Apr 28

Spring Clean Your Writing?


Dear Friends,
Today I attended a “spring cleanse” workshop that combined yoga and ayruvedic medicine; I went immediately to the groovy store afterward and stocked up on all kinds of greens: bok choy, fennel, cilantro, tatsoi, chard. I bought organic turmeric and fenugreek seeds. I made a stir fry with so many greens it seemed impossible that I could eat them all, but I did—oh yes, I did. I could feel my body soaking them up.

In the list of things to do for this 7-day cleanse—which includes drinking some vile tasting powder in water every night before bed, and eating Kitchari (mung bean and rice stew) every day—is “mindful, deep breathing.” To cleanse means to give the body and the mind a little break. It means to create optimal conditions for healing.

On my way home, I wondered how this might apply to our writing. What would a “spring cleanse for writing” look like? This is what came to mind for me: making a plan to get control of my notebooks from my weekly writing practice. Type up what calls to be typed up, and let go of the rest. Organize these snippets by theme. Go through my writing folders and store away those documents that are no longer relevant or useful.

If I think of this as a “cleanse” rather than a chore, I think my attitude toward it may lighten; I’ll be friendlier toward both myself and my writing, knowing I’m giving both the respect they deserve. I suspect that, with this frame of mind, I won’t torture myself with indecision. and it will become pretty clear what stays and what goes.

What would you do to “spring clean” your writing? What small step can you take to spruce things up a bit in that part of your life?

With love,


Apr 21

“Calling the Choir to Sing”

photo: Dan Kowalski

photo: Dan Kowalski

Dear Friends,

This week, I find myself at a one-day conference on Whidbey Island: Calling the Choir to Sing: An Invitational Gathering of  Northwest Climate Leaders. I’m here to read a few poems and talk about the role of the arts in witnessing and speaking out.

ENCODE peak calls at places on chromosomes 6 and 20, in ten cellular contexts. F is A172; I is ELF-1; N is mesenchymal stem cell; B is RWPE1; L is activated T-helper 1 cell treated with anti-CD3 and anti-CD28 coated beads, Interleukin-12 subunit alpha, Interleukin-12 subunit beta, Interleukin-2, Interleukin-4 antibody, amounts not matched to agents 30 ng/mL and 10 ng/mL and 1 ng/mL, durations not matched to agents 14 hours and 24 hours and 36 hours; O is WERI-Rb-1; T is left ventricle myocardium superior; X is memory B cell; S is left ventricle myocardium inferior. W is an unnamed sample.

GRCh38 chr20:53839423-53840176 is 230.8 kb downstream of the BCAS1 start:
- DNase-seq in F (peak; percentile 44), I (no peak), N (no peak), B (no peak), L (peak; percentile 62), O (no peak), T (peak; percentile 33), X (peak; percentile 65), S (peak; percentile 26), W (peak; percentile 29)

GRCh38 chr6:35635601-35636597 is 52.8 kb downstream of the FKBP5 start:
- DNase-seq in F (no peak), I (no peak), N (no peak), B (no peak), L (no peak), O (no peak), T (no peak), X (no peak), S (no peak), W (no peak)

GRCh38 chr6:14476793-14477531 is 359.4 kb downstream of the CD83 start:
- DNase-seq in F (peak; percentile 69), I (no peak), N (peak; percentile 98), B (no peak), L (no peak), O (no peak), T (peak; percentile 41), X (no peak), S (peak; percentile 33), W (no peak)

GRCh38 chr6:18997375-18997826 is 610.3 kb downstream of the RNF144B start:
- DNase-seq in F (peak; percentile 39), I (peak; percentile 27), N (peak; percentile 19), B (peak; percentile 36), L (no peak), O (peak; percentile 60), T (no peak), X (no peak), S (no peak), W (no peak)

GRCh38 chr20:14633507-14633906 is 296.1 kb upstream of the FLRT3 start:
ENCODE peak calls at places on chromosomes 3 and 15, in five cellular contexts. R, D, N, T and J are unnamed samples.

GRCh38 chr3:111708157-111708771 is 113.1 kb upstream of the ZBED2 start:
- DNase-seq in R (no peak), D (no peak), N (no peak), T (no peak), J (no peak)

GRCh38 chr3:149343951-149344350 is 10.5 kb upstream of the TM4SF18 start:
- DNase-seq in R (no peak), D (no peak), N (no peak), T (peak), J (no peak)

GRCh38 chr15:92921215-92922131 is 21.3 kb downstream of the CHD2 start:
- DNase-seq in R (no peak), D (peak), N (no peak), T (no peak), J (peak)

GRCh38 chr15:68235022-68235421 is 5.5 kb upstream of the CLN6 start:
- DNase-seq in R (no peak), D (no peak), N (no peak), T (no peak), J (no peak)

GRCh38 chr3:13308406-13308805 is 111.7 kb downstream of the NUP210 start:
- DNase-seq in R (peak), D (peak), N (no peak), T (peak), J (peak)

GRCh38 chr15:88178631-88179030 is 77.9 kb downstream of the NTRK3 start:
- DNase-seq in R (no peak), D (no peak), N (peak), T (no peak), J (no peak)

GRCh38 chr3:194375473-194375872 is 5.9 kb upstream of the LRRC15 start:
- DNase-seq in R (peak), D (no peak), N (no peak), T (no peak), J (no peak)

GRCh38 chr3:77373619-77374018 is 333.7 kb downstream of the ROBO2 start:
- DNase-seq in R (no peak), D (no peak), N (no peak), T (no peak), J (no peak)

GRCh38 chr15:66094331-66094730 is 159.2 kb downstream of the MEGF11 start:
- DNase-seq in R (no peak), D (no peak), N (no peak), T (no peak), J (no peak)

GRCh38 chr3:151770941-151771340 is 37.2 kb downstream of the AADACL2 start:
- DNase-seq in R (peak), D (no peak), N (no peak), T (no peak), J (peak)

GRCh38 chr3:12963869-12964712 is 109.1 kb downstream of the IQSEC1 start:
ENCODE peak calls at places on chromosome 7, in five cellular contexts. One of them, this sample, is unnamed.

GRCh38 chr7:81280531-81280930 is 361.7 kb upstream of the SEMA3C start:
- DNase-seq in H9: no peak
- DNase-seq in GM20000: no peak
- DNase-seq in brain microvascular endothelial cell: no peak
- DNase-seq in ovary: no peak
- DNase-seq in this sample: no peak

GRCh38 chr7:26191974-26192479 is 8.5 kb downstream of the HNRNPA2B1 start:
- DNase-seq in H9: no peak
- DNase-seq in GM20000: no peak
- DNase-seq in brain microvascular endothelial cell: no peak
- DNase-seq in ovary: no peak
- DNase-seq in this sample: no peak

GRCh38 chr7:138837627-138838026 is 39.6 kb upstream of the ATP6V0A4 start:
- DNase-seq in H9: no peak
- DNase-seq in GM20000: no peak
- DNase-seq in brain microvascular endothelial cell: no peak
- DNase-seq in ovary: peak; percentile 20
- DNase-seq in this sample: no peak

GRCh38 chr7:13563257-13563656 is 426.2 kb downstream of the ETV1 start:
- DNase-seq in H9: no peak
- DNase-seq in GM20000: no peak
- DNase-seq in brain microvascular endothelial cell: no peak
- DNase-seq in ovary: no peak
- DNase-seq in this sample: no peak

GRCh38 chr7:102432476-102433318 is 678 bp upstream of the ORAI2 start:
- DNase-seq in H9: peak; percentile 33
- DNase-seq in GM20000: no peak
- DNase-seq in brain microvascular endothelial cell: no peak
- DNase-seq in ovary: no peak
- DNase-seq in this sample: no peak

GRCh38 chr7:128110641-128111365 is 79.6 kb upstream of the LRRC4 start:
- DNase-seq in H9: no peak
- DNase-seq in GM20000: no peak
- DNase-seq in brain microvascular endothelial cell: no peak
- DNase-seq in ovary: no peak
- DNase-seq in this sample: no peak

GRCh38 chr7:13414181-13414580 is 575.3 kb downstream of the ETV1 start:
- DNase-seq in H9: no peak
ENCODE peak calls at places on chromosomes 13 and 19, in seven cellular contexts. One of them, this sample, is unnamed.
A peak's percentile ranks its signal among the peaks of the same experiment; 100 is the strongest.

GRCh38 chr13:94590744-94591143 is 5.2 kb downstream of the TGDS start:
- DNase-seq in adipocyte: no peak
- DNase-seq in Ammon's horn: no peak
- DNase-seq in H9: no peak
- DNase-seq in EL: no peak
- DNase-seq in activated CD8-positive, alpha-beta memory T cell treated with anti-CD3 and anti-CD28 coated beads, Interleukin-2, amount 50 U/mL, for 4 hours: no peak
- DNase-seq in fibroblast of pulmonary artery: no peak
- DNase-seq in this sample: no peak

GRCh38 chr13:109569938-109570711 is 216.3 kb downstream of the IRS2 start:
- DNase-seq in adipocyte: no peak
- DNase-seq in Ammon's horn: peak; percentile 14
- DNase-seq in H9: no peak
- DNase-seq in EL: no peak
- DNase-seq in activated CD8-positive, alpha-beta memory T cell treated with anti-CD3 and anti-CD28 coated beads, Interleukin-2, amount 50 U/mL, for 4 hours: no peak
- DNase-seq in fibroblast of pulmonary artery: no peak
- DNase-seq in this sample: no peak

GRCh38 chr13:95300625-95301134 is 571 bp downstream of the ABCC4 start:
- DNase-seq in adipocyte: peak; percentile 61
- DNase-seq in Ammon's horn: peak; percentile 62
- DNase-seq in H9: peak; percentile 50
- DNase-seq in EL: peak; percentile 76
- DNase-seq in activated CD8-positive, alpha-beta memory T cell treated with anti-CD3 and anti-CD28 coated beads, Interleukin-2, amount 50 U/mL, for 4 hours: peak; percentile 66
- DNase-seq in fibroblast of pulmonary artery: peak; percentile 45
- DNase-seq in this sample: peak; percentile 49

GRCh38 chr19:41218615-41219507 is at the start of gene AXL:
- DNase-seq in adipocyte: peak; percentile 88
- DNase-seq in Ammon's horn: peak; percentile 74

It’s been a full day of talks, discussion in small groups, punctuated by walks on winding trails under dripping cedars, and at last I’m feeling present, able to contemplate the difficult questions of climate change. This afternoon, we watched a video clip called “Numinous Waters” shot in Alaska by my old friend Dan Kowalski. As we watched a massive chunk of glacier calve into the sea, with the haunting notes of Tchaikovsky’s “Hymn of the Cherubim” as a backdrop, I heard a collective inhalation—then together we sat in deep silence.

I was reminded once again of the power of art, of image, to reach our hearts. I recently listened to an interview with the poet Jane Hirshfield in which she said, “when we think in metaphor, we think with the whole world.”  Of course, and that’s the power of poetry and image. In Dan’s video,he asks, “Can beauty and presence save us?”

As I stroll under the tall cedars, I believe in my heart that it can—and that as artists, we need to continue speaking up on the issues we care about, that will affect future generations, even these issues that too often feel overwhelming. In an article in Grist called, fittingly, “What the warming world needs now is art, sweet art,”  Bill Mckibben makes a plea to artists and writers:

“Therefore, it falls to those of us alive now to watch and record its flora, its fauna, its rains, its snows, its ice, its peoples….We can register what is happening with satellites and scientific instruments, but can we register it in our imaginations, the most sensitive of all our devices.”  

Later, as we stand in a closing circle, united in our resolve to take whatever actions we can in our own lives and work, I’m reminded that we can’t address these challenging issues alone—we need to gather as a community.

On April 22, Earth Day, we have an opportunity to do this. Find out if there any Earth Day events happening in your community, and see if you can join them. If not, take a moment to reflect on your place, your natural/human community, and what you can do to ensure its continuing quality of life. It doesn’t need to be climate change, which I know feels daunting—and it’s fine to just choose one small action.  We hope you’ll share your commitment or your reflections here.